Tuesday, November 12, 2013

Going to the Moon in Health Care

The U.S. health care system needs a new, audacious goal: limit health care expenditure growth to the growth of national economy.

“That is, by the end of the decade, health care costs per person will not grow faster than the economy as a whole,” 
writes Ezekiel J. Emanuel, M.D., Ph.D., of  The Perelman School of Medicine and the Wharton School, University of Pennsylvania, Philadelphia, in a Viewpoint appearing in the November 13 issue of JAMA, a theme issue on critical issues in U.S. health care.

Dr. Emanuel presented the article at a JAMA media briefing at the National Press Club in Washington, D.C.

Dr. Emanuel writes that the health care system is in need of what author Jim Collins, a business strategist, called a big hairy audacious goal (BHAG): by 2020, per capita health care costs will increase no more than gross domestic product (GDP)+0 percent. Collins used the term BHAG “to define a kind of goal, like going to the moon, that can make an organization—or a nation—stretch beyond what it thought was possible to achieve remarkable things.”
“The goal of reining in per capita cost growth is clear and easily measured. It is not going to happen overnight; it is going to take at least until 2020 to achieve. Success is not guaranteed. During the last 50 years, only a few years in the mid 1990s have seen per capita cost growth track closely to the growth of the economy. But by the end of the decade, getting there is possible. Most importantly, if the effort is successful, the entire health care system will have been transformed.”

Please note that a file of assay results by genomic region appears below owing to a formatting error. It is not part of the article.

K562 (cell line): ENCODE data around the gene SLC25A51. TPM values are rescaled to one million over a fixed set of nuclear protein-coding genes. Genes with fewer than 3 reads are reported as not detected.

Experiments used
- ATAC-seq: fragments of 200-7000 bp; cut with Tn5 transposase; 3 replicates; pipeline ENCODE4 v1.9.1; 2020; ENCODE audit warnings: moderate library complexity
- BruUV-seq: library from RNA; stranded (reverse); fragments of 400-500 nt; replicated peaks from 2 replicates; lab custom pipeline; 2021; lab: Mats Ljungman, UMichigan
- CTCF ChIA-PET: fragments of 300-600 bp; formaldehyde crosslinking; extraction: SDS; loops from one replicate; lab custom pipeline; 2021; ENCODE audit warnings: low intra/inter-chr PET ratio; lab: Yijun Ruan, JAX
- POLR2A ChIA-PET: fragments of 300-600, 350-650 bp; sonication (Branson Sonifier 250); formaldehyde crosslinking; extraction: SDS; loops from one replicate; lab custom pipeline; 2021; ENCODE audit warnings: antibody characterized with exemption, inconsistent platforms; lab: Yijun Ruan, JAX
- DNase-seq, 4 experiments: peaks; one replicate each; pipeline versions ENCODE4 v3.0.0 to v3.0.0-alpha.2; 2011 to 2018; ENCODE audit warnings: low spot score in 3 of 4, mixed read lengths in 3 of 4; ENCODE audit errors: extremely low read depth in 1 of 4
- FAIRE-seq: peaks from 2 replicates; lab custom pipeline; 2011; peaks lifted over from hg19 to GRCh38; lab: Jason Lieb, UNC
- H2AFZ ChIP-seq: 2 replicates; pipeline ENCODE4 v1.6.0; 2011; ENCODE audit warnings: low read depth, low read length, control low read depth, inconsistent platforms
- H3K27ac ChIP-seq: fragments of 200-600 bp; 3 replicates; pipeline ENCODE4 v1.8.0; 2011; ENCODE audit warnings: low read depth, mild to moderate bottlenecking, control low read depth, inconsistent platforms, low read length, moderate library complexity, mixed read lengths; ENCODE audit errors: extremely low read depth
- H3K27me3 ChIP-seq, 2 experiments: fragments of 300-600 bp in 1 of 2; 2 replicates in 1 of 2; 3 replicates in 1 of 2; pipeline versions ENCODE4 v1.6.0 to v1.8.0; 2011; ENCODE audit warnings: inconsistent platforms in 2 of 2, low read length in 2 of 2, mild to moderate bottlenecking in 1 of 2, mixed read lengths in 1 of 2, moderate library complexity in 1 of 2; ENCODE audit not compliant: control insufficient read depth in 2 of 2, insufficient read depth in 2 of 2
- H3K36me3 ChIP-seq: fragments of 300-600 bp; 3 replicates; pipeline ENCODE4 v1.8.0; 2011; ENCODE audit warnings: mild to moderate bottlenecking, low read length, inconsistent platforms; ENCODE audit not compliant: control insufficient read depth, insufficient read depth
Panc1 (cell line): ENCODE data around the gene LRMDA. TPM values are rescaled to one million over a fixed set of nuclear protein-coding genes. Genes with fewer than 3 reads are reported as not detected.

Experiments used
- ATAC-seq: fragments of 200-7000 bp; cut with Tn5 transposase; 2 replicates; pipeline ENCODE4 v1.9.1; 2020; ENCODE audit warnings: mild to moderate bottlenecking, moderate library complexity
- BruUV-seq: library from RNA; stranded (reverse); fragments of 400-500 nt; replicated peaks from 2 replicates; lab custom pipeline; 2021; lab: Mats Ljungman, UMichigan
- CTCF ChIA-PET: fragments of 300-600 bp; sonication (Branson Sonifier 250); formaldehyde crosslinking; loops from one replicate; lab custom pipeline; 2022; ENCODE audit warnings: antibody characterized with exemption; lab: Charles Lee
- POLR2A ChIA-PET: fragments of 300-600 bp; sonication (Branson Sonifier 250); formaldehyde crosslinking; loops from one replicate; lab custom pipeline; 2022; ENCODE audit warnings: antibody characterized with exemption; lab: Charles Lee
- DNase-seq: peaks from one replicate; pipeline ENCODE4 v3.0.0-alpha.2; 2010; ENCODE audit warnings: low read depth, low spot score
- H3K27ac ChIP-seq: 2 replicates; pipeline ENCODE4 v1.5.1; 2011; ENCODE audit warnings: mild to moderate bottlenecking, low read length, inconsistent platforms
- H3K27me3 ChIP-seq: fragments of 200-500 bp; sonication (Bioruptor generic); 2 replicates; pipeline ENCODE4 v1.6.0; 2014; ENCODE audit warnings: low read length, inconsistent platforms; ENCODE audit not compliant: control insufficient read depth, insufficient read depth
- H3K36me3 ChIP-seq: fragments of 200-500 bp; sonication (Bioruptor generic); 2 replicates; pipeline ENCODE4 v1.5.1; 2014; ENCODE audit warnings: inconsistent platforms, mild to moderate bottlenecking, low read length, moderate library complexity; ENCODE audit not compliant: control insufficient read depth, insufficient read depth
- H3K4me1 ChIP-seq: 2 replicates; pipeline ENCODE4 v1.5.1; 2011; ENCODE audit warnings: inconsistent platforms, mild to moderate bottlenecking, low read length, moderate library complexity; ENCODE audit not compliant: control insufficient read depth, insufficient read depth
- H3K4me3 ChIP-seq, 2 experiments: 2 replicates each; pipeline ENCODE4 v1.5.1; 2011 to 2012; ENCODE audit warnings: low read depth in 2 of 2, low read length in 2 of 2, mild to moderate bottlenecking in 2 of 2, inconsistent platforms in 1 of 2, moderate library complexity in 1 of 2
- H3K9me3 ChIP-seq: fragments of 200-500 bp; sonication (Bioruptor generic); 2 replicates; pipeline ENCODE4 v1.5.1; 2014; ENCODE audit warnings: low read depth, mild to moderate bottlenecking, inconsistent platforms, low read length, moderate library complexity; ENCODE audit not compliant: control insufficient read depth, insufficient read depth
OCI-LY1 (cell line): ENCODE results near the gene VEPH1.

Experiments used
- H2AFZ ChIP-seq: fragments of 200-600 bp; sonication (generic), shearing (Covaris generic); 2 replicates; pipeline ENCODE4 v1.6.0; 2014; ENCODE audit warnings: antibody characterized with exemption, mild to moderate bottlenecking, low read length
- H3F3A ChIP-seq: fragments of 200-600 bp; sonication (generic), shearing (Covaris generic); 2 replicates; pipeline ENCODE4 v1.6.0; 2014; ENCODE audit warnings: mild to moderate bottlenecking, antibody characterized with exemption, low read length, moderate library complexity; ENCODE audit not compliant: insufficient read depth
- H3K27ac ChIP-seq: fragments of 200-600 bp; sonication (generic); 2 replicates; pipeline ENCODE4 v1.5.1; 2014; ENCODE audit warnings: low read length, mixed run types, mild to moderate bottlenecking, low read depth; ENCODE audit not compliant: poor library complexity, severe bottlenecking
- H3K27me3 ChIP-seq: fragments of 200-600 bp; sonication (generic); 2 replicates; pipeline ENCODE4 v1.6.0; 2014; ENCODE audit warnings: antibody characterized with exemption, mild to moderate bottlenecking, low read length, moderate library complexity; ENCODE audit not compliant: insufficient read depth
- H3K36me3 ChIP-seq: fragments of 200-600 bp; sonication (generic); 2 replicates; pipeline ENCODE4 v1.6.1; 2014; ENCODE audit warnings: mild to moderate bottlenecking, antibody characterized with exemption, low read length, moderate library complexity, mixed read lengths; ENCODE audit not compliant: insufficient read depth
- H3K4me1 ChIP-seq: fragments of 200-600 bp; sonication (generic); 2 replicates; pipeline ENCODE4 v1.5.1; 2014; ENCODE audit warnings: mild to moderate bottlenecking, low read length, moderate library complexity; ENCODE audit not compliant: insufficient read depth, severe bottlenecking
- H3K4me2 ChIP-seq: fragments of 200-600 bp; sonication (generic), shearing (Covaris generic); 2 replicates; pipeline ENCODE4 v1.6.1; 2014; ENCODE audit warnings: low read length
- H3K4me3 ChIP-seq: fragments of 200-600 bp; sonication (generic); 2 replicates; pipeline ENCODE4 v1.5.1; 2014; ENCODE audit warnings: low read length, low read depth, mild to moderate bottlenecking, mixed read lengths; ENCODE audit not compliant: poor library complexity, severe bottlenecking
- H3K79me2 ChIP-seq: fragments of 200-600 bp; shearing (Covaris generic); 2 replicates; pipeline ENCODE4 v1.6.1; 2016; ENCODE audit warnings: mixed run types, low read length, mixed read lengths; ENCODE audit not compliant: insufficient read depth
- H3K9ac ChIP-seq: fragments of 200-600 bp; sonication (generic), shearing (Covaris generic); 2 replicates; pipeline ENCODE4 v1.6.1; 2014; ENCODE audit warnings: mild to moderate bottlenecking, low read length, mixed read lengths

Dr. Emanuel notes that states have begun to adopt this BHAG.
“In 2012, Massachusetts enacted another important health reform law to improve quality and reduce costs. It had a spending target of limiting health care cost growth to growth of the state economy—the equivalent of GDP+0 percent. Maryland and Arkansas have adopted similar cost-control goals.”
“So what will it take to get to the moon in health care? It will require substantially more focus on delivering care to the 10 percent of patients with chronic illness. It will require turning care delivery upside-down. Instead of focusing on care in the hospital, more outpatient monitoring of these patients, and more interventions at home, are necessary to keep them healthy and with fewer emergency department visits and hospitalizations. To achieve this requires electronic records with real-time tracking of leading physiologic indicators. It requires team-based care coordination between office, hospital, pharmacy, and home. It requires reducing the use of inappropriate interventions. If all this happens, the other goal that everyone believes is critical—improved quality of care—will be achieved.”

Dr. Emanuel concludes that most importantly, the goal of limiting U.S. health care expenditure growth to the growth of the national economy “will organize and focus energies and skills in a way that will permanently transform health care for the better.

Ultimately, President Kennedy may have said it best:
‘"We choose to go to the moon in this decade and do the other things, not because they are easy, but because they are hard, because that goal will serve to organize and measure the best of our energies and skills, because that challenge is one that we are willing to accept, one we are unwilling to postpone, and one which we intend to win."’
doi:10.l001/jama.2013. 281967

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